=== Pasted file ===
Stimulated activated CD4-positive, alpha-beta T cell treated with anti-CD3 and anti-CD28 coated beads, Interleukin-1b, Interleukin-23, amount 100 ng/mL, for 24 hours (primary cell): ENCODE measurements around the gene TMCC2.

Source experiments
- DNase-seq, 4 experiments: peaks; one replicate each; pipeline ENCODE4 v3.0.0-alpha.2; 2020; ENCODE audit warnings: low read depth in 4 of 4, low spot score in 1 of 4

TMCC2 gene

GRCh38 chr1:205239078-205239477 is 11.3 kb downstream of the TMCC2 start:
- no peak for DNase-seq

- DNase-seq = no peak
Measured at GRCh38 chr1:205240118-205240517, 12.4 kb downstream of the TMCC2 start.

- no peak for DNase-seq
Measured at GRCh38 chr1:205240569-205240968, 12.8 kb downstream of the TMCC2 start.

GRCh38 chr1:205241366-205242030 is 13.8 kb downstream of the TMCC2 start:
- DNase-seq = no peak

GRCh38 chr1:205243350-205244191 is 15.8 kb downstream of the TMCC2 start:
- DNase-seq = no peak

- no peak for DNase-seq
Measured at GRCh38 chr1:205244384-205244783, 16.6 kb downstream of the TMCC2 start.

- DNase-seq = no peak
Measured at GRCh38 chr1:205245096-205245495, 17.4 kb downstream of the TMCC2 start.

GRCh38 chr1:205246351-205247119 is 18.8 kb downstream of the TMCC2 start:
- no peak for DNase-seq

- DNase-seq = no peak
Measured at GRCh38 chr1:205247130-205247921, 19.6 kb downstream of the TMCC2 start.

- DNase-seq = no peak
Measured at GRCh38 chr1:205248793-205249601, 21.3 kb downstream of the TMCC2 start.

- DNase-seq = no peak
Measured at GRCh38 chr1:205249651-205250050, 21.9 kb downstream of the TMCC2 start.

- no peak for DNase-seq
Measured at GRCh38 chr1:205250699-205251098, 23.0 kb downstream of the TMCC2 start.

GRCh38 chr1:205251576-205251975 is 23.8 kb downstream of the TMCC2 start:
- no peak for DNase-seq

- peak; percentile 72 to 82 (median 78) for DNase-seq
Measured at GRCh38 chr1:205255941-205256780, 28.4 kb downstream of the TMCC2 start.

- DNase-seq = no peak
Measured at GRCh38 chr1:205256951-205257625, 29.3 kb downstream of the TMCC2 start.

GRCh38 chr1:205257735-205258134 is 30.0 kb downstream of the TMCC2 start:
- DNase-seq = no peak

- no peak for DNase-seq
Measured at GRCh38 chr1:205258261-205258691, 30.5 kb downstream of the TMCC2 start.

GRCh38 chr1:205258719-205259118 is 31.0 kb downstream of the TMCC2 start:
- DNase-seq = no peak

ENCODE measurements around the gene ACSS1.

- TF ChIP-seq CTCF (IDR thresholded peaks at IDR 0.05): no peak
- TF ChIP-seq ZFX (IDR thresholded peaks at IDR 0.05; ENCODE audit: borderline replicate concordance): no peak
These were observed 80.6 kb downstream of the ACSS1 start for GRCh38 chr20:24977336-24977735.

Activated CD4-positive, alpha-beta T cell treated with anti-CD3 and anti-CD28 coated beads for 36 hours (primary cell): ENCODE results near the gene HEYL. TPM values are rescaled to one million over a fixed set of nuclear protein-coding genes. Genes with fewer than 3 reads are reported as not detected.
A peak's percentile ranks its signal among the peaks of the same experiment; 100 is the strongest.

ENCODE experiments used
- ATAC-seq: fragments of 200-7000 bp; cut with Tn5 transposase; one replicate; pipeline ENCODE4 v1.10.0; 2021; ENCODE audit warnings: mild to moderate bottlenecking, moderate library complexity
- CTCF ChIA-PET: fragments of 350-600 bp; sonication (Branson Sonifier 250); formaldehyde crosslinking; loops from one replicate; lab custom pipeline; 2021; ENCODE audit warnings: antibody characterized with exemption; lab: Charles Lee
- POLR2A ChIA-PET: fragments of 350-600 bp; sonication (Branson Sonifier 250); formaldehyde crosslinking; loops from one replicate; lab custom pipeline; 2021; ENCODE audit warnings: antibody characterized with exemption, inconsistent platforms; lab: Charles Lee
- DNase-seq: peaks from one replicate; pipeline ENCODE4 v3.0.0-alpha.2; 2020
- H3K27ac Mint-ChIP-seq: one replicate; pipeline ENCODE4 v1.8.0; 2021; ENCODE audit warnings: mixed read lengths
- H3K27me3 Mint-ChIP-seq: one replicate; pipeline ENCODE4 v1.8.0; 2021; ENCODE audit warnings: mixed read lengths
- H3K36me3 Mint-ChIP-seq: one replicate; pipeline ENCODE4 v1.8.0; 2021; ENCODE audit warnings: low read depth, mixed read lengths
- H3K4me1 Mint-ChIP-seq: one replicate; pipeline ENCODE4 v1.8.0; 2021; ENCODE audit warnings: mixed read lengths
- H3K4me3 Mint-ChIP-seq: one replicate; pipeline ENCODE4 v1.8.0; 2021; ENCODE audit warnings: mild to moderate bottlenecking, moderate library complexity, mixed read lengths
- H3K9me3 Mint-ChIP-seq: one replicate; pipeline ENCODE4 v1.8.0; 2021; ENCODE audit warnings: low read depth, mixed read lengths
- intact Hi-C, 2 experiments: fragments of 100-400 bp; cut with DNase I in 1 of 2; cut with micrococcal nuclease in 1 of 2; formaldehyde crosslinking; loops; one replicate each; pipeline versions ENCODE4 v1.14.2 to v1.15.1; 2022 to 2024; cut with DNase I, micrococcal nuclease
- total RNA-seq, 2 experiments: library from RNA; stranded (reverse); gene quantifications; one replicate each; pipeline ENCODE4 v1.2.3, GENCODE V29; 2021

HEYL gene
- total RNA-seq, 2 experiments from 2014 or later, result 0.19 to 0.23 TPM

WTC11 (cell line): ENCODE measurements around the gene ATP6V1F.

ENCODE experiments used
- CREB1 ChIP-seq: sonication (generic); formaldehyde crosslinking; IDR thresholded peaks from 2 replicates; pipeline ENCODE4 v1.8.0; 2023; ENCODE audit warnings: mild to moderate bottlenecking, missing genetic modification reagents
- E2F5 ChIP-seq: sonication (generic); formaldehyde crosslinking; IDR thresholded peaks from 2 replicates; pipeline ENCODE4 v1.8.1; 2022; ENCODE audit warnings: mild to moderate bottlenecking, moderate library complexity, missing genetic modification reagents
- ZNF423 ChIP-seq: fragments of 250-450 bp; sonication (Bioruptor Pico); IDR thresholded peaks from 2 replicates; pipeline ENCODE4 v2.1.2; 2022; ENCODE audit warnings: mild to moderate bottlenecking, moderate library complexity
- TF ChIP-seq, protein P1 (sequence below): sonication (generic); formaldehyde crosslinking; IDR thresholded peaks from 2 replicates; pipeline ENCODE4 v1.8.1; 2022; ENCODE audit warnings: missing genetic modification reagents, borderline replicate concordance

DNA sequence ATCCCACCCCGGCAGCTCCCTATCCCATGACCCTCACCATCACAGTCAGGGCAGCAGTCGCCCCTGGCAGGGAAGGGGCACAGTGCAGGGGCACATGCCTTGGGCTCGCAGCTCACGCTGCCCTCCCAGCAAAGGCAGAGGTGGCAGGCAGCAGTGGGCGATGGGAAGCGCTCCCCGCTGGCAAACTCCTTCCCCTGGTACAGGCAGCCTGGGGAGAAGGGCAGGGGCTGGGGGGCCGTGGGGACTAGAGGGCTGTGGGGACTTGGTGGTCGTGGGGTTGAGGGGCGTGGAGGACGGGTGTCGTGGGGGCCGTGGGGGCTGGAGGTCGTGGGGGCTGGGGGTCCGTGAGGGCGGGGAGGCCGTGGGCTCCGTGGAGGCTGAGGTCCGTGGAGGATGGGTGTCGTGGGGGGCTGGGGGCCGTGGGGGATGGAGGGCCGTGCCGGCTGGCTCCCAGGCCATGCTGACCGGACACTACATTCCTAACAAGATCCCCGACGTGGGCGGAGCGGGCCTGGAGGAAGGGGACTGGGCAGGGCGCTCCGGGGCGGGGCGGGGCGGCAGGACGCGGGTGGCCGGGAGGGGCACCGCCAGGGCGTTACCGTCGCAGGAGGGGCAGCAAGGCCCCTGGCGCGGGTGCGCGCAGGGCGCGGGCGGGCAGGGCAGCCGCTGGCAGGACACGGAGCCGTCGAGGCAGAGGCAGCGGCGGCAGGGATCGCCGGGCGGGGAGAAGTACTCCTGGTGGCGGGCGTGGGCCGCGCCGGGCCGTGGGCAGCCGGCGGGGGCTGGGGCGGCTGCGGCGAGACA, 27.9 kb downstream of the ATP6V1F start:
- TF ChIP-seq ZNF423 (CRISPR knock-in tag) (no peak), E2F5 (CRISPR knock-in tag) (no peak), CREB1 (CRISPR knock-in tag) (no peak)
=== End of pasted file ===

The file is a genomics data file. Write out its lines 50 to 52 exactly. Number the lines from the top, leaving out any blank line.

- POLR2A ChIA-PET: fragments of 350-600 bp; sonication (Branson Sonifier 250); formaldehyde crosslinking; loops from one replicate; lab custom pipeline; 2021; ENCODE audit warnings: antibody characterized with exemption, inconsistent platforms; lab: Charles Lee
- DNase-seq: peaks from one replicate; pipeline ENCODE4 v3.0.0-alpha.2; 2020
- H3K27ac Mint-ChIP-seq: one replicate; pipeline ENCODE4 v1.8.0; 2021; ENCODE audit warnings: mixed read lengths